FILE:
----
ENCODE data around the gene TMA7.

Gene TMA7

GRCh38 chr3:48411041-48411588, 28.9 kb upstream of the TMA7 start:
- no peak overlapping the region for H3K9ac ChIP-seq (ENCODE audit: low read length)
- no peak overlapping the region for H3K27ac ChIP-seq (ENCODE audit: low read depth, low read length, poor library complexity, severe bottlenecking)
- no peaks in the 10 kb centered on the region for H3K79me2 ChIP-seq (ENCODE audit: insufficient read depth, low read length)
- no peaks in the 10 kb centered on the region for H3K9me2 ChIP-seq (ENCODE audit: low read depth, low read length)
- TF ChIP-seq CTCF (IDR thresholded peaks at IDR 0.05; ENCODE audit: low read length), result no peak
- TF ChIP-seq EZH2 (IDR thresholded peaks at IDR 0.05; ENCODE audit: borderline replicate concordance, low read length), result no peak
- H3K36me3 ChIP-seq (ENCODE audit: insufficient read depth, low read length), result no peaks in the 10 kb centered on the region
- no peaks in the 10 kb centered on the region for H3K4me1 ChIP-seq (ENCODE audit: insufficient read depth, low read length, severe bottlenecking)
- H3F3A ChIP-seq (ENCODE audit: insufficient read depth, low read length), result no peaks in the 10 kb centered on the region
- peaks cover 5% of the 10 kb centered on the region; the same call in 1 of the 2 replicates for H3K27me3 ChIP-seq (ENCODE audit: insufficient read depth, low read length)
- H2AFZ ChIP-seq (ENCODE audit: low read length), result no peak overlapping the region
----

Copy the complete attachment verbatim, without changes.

ENCODE data around the gene TMA7.

Gene TMA7

GRCh38 chr3:48411041-48411588, 28.9 kb upstream of the TMA7 start:
- no peak overlapping the region for H3K9ac ChIP-seq (ENCODE audit: low read length)
- no peak overlapping the region for H3K27ac ChIP-seq (ENCODE audit: low read depth, low read length, poor library complexity, severe bottlenecking)
- no peaks in the 10 kb centered on the region for H3K79me2 ChIP-seq (ENCODE audit: insufficient read depth, low read length)
- no peaks in the 10 kb centered on the region for H3K9me2 ChIP-seq (ENCODE audit: low read depth, low read length)
- TF ChIP-seq CTCF (IDR thresholded peaks at IDR 0.05; ENCODE audit: low read length), result no peak
- TF ChIP-seq EZH2 (IDR thresholded peaks at IDR 0.05; ENCODE audit: borderline replicate concordance, low read length), result no peak
- H3K36me3 ChIP-seq (ENCODE audit: insufficient read depth, low read length), result no peaks in the 10 kb centered on the region
- no peaks in the 10 kb centered on the region for H3K4me1 ChIP-seq (ENCODE audit: insufficient read depth, low read length, severe bottlenecking)
- H3F3A ChIP-seq (ENCODE audit: insufficient read depth, low read length), result no peaks in the 10 kb centered on the region
- peaks cover 5% of the 10 kb centered on the region; the same call in 1 of the 2 replicates for H3K27me3 ChIP-seq (ENCODE audit: insufficient read depth, low read length)
- H2AFZ ChIP-seq (ENCODE audit: low read length), result no peak overlapping the region